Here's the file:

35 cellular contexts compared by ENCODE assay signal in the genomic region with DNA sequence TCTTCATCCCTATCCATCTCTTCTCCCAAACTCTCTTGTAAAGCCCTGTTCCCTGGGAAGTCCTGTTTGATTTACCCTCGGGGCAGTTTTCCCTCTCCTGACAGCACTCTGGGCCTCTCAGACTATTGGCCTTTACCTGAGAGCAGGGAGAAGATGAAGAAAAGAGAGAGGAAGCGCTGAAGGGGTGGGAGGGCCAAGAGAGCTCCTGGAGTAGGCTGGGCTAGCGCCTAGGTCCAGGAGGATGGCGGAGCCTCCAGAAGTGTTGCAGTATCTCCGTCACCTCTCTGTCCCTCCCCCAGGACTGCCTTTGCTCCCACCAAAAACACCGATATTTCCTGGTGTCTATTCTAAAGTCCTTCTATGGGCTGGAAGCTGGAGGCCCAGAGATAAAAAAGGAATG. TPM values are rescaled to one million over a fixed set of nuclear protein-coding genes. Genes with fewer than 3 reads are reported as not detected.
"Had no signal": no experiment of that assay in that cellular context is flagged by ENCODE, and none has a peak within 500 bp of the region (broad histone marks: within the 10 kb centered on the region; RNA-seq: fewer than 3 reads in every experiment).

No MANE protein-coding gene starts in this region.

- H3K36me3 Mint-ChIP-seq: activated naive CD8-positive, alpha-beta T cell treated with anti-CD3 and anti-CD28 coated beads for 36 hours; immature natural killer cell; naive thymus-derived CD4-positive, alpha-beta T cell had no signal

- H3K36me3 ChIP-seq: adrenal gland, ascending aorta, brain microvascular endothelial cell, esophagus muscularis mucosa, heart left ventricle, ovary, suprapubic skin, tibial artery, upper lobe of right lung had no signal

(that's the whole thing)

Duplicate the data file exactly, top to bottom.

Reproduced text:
35 cellular contexts compared by ENCODE assay signal in the genomic region with DNA sequence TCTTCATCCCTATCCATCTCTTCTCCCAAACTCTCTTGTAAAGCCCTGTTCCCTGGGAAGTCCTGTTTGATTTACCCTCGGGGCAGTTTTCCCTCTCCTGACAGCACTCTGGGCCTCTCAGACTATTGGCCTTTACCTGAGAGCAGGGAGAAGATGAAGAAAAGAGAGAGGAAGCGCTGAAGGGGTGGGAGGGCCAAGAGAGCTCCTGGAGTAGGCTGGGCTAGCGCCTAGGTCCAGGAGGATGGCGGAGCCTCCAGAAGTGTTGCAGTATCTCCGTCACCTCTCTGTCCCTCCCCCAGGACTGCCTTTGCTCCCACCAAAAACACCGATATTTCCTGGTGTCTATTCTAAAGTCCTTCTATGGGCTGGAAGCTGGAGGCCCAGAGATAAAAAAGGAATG. TPM values are rescaled to one million over a fixed set of nuclear protein-coding genes. Genes with fewer than 3 reads are reported as not detected.
"Had no signal": no experiment of that assay in that cellular context is flagged by ENCODE, and none has a peak within 500 bp of the region (broad histone marks: within the 10 kb centered on the region; RNA-seq: fewer than 3 reads in every experiment).

No MANE protein-coding gene starts in this region.

- H3K36me3 Mint-ChIP-seq: activated naive CD8-positive, alpha-beta T cell treated with anti-CD3 and anti-CD28 coated beads for 36 hours; immature natural killer cell; naive thymus-derived CD4-positive, alpha-beta T cell had no signal

- H3K36me3 ChIP-seq: adrenal gland, ascending aorta, brain microvascular endothelial cell, esophagus muscularis mucosa, heart left ventricle, ovary, suprapubic skin, tibial artery, upper lobe of right lung had no signal